Georg Büchner (gā´ôrk bükh´nər), 1813–37, German dramatist. He was a student of medicine and a political agitator. He died at the age of 24, leaving a powerful drama, Danton's Death (1835, tr. 1928), a pessimistic view of the French Revolution and revolutionary politics; a fragmentary tragedy, Woyzeck (1837, tr. 1928), a psychological study of an alienated character that Alban Berg adapted for his opera Wozzeck; and a comedy, Leonce and Lena (1850, tr. 1928). Büchner greatly admired the poet J. M. R. Lenz, whom he made the hero of a novella, Lenz (1838, tr. 1955), which he never completed. His plays, unorthodox in subject and style, were not staged until many decades after his death.
See collections of his plays ed. by V. Price (tr. 1971) and M. Hamburger (tr. 1972); studies by A. H. J. Knight (1951) and R. Hauser (1974).
"Büchner, Georg." The Columbia Encyclopedia, 6th ed.. . Encyclopedia.com. (August 21, 2017). http://www.encyclopedia.com/reference/encyclopedias-almanacs-transcripts-and-maps/buchner-georg
"Büchner, Georg." The Columbia Encyclopedia, 6th ed.. . Retrieved August 21, 2017 from Encyclopedia.com: http://www.encyclopedia.com/reference/encyclopedias-almanacs-transcripts-and-maps/buchner-georg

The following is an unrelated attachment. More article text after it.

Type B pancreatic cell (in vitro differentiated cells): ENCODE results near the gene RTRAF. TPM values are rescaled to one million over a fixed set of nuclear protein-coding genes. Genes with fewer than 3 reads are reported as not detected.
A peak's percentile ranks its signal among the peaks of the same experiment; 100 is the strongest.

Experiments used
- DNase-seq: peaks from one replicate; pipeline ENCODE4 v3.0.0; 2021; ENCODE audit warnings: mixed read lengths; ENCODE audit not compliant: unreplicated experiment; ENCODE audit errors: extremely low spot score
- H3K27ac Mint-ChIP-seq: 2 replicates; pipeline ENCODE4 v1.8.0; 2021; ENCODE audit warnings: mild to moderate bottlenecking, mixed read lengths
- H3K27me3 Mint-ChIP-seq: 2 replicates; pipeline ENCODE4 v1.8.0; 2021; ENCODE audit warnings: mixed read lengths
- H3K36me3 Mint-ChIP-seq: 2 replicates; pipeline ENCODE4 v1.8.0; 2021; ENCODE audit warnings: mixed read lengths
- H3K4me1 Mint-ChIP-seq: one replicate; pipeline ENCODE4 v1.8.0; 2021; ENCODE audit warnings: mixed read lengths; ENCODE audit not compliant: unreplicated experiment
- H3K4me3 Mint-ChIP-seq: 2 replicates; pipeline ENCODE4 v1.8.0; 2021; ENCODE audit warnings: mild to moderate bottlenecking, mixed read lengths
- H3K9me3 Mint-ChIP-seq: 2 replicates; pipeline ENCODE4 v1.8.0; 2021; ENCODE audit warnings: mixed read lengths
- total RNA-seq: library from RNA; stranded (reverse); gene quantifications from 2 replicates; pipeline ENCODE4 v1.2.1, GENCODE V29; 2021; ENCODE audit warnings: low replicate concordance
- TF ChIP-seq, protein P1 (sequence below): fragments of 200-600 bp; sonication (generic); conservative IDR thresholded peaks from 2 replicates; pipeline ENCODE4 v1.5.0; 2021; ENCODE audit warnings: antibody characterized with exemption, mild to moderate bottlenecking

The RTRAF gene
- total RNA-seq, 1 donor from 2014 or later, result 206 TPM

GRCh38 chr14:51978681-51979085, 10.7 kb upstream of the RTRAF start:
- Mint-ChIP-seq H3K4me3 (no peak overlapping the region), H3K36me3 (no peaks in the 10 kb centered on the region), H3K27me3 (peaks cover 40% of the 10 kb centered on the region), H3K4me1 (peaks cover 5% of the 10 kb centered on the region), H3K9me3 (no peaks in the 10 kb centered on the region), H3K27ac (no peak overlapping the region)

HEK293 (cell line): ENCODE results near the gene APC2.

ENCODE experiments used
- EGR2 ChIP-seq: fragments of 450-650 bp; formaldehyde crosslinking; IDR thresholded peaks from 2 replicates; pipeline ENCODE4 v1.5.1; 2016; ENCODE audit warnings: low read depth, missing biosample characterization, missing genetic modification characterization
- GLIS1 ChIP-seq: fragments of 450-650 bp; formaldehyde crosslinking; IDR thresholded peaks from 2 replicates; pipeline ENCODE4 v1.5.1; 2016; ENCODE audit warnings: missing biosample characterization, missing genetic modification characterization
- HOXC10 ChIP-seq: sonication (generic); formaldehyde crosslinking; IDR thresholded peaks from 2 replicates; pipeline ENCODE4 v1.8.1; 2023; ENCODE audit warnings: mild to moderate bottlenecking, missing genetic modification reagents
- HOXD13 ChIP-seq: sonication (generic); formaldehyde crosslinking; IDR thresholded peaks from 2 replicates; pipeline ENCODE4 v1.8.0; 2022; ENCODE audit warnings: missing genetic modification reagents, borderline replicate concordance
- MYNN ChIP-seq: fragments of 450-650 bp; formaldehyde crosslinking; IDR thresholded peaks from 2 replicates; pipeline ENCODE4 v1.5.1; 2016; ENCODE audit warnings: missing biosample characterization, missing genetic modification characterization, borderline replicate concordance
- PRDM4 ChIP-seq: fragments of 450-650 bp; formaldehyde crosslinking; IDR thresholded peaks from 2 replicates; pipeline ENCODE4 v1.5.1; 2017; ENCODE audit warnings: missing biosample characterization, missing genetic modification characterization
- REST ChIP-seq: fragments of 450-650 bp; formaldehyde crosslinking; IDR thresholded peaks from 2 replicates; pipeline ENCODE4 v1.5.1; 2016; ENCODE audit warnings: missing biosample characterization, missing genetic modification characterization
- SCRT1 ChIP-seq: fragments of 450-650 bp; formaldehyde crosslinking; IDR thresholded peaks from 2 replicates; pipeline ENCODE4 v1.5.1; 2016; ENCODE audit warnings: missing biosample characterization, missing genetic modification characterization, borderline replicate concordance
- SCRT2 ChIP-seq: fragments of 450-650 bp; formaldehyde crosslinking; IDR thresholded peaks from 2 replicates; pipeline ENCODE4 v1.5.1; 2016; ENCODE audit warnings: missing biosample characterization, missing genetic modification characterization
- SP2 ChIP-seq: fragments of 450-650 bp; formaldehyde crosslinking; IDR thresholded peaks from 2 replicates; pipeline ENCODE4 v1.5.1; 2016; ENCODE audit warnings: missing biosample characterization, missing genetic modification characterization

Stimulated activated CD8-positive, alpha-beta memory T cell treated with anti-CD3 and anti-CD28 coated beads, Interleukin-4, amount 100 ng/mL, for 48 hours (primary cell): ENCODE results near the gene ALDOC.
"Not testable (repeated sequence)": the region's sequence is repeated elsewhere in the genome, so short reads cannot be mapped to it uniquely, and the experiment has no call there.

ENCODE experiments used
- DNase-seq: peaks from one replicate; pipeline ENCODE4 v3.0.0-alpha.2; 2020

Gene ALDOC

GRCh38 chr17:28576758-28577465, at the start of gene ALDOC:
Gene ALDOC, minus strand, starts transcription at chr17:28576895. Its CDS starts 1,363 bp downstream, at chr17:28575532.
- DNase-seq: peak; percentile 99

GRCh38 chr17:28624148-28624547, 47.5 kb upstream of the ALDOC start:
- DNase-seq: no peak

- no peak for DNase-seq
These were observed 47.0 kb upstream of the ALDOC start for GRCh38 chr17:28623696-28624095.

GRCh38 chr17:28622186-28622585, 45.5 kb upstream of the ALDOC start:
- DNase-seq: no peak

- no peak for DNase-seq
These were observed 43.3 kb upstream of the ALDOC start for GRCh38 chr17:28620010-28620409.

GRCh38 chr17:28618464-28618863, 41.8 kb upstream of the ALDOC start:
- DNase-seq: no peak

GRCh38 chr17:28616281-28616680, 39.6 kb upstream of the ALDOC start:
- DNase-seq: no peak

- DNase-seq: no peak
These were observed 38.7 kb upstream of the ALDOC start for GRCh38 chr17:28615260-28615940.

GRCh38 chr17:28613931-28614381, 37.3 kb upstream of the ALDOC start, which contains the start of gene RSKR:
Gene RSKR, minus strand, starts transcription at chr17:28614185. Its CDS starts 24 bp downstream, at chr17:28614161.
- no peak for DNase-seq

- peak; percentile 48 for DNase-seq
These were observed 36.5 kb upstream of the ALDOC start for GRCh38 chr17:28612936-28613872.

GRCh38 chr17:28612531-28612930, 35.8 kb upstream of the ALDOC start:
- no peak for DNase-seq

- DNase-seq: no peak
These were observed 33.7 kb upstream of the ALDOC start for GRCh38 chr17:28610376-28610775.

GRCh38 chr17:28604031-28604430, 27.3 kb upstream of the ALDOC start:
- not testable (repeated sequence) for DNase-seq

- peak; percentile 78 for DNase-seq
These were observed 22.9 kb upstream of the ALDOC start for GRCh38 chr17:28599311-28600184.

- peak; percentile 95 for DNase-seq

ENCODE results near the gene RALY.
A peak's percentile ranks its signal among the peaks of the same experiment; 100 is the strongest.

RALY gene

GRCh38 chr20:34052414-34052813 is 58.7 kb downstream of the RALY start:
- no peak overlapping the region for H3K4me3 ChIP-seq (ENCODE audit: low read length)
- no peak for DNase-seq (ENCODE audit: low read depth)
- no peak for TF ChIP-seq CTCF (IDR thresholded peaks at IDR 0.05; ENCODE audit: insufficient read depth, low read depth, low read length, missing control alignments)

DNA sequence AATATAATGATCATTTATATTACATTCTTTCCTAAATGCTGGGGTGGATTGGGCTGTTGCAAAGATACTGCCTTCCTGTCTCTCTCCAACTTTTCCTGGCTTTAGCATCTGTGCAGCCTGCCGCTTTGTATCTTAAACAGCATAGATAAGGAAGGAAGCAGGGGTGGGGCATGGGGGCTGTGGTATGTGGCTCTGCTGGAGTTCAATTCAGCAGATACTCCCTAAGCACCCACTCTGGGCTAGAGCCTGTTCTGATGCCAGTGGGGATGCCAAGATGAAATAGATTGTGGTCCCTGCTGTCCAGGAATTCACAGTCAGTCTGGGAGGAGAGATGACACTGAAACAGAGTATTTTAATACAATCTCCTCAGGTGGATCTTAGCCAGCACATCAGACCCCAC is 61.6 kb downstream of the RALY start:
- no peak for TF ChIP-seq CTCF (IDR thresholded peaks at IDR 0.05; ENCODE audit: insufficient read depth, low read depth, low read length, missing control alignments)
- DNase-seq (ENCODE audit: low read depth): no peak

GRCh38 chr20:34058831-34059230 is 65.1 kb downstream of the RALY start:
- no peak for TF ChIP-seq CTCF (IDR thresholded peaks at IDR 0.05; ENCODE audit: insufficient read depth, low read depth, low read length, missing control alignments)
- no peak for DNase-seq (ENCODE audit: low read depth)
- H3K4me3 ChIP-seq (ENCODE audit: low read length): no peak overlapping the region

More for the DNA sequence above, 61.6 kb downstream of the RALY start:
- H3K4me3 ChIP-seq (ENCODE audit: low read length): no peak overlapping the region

Encyclopedia.com gives you the ability to cite reference entries and articles according to common styles from the Modern Language Association (MLA), The Chicago Manual of Style, and the American Psychological Association (APA).
Within the “Cite this article” tool, pick a style to see how all available information looks when formatted according to that style. Then, copy and paste the text into your bibliography or works cited list.
Because each style has its own formatting nuances that evolve over time and not all information is available for every reference entry or article, Encyclopedia.com cannot guarantee each citation it generates. Therefore, it’s best to use Encyclopedia.com citations as a starting point before checking the style against your school or publication’s requirements and the most-recent information available at these sites:
Modern Language Association
The Chicago Manual of Style
American Psychological Association
- Most online reference entries and articles do not have page numbers. Therefore, that information is unavailable for most Encyclopedia.com content. However, the date of retrieval is often important. Refer to each style’s convention regarding the best way to format page numbers and retrieval dates.
- In addition to the MLA, Chicago, and APA styles, your school, university, publication, or institution may have its own requirements for citations. Therefore, be sure to refer to those guidelines when editing your bibliography or works cited list.